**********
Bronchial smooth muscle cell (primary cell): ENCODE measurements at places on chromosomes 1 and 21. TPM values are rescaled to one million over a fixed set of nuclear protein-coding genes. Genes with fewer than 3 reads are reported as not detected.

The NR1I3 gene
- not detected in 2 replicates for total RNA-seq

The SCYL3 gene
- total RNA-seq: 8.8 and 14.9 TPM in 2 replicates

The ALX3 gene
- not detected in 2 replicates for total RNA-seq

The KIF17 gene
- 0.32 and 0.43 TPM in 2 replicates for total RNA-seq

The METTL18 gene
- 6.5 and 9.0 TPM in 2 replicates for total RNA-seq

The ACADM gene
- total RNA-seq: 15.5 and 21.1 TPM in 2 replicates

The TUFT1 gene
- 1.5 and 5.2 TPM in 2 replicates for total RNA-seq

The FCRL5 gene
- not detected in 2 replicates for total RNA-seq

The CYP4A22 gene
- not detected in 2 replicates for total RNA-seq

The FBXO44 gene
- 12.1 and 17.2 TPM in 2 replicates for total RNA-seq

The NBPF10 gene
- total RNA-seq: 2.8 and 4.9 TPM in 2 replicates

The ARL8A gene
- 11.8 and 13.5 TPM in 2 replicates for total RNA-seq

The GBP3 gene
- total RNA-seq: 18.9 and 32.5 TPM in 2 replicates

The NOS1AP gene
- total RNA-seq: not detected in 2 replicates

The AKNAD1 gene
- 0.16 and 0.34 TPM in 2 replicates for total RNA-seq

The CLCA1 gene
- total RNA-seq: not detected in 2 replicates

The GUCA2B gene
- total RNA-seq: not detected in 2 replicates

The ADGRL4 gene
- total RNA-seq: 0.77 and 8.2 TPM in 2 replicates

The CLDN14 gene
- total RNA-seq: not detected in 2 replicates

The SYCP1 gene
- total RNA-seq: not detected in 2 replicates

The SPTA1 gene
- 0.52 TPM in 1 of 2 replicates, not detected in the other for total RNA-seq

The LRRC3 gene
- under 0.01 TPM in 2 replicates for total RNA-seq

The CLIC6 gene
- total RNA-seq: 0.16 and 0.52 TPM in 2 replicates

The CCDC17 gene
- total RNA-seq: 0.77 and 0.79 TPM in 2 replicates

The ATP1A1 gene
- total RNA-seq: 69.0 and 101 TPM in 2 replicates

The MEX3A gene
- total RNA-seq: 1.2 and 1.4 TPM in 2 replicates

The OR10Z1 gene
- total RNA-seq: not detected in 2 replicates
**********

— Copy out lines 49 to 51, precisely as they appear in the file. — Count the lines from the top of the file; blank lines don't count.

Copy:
- total RNA-seq: 0.77 and 0.79 TPM in 2 replicates

The ATP1A1 gene
- total RNA-seq: 69.0 and 101 TPM in 2 replicates